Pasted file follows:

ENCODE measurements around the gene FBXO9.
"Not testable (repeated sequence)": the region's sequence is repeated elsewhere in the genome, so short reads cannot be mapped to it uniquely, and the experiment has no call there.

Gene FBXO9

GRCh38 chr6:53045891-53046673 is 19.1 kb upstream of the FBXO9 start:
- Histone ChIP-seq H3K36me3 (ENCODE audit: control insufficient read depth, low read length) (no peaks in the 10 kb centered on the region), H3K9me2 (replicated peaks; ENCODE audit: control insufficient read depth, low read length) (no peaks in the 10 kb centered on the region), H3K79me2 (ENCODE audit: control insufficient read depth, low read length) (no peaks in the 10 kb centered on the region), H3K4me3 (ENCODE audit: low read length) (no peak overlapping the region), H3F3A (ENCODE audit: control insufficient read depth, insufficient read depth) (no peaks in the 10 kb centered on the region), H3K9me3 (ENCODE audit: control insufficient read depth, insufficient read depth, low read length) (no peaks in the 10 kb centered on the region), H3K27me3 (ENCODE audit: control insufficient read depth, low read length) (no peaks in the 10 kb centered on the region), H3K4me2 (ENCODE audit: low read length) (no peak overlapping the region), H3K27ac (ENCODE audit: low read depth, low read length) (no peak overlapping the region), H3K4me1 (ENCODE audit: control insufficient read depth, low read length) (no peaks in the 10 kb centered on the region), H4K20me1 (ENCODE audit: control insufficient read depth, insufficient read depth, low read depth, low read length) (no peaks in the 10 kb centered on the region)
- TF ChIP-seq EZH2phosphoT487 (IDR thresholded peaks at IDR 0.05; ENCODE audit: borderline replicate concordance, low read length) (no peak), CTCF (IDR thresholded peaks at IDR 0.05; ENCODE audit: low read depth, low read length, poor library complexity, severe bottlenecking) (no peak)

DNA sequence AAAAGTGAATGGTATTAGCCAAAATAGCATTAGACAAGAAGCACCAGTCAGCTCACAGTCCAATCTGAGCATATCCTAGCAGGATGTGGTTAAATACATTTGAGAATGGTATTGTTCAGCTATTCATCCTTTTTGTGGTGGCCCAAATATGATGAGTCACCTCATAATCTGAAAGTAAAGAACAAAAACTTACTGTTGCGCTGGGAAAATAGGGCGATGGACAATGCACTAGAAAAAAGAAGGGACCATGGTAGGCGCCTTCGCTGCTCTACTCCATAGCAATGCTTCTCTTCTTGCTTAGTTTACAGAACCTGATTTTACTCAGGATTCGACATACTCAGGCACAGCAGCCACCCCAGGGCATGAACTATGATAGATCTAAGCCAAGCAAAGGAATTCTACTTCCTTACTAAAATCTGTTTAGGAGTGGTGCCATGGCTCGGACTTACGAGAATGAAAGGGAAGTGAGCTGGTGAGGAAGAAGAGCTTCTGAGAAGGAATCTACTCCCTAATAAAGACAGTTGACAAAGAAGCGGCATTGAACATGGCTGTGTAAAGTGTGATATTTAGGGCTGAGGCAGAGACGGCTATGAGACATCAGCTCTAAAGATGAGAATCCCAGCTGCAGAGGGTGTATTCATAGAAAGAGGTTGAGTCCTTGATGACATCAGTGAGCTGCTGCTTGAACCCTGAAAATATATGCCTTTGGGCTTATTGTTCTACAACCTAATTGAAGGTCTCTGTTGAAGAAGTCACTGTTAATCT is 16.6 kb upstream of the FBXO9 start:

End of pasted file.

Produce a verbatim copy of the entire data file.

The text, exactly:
ENCODE measurements around the gene FBXO9.
"Not testable (repeated sequence)": the region's sequence is repeated elsewhere in the genome, so short reads cannot be mapped to it uniquely, and the experiment has no call there.

Gene FBXO9

GRCh38 chr6:53045891-53046673 is 19.1 kb upstream of the FBXO9 start:
- Histone ChIP-seq H3K36me3 (ENCODE audit: control insufficient read depth, low read length) (no peaks in the 10 kb centered on the region), H3K9me2 (replicated peaks; ENCODE audit: control insufficient read depth, low read length) (no peaks in the 10 kb centered on the region), H3K79me2 (ENCODE audit: control insufficient read depth, low read length) (no peaks in the 10 kb centered on the region), H3K4me3 (ENCODE audit: low read length) (no peak overlapping the region), H3F3A (ENCODE audit: control insufficient read depth, insufficient read depth) (no peaks in the 10 kb centered on the region), H3K9me3 (ENCODE audit: control insufficient read depth, insufficient read depth, low read length) (no peaks in the 10 kb centered on the region), H3K27me3 (ENCODE audit: control insufficient read depth, low read length) (no peaks in the 10 kb centered on the region), H3K4me2 (ENCODE audit: low read length) (no peak overlapping the region), H3K27ac (ENCODE audit: low read depth, low read length) (no peak overlapping the region), H3K4me1 (ENCODE audit: control insufficient read depth, low read length) (no peaks in the 10 kb centered on the region), H4K20me1 (ENCODE audit: control insufficient read depth, insufficient read depth, low read depth, low read length) (no peaks in the 10 kb centered on the region)
- TF ChIP-seq EZH2phosphoT487 (IDR thresholded peaks at IDR 0.05; ENCODE audit: borderline replicate concordance, low read length) (no peak), CTCF (IDR thresholded peaks at IDR 0.05; ENCODE audit: low read depth, low read length, poor library complexity, severe bottlenecking) (no peak)

DNA sequence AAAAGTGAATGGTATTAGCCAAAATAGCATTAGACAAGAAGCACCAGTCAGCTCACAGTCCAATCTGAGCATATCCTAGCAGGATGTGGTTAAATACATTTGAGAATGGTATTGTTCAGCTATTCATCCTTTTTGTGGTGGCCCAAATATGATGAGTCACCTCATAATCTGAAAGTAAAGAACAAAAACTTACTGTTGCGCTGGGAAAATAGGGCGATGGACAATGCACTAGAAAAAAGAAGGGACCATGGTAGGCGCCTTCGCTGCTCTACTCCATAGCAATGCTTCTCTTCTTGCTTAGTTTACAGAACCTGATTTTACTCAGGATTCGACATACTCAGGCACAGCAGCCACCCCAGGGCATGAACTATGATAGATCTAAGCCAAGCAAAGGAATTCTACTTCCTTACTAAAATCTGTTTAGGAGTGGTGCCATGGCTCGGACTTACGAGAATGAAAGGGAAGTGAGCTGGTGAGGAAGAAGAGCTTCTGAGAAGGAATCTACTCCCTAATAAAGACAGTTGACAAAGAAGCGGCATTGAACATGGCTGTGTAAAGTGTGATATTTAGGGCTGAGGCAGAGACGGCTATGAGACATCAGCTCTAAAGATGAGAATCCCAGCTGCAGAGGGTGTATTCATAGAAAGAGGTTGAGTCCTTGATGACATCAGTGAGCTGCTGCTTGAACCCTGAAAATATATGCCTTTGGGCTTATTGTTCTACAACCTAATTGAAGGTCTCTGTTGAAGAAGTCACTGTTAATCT is 16.6 kb upstream of the FBXO9 start: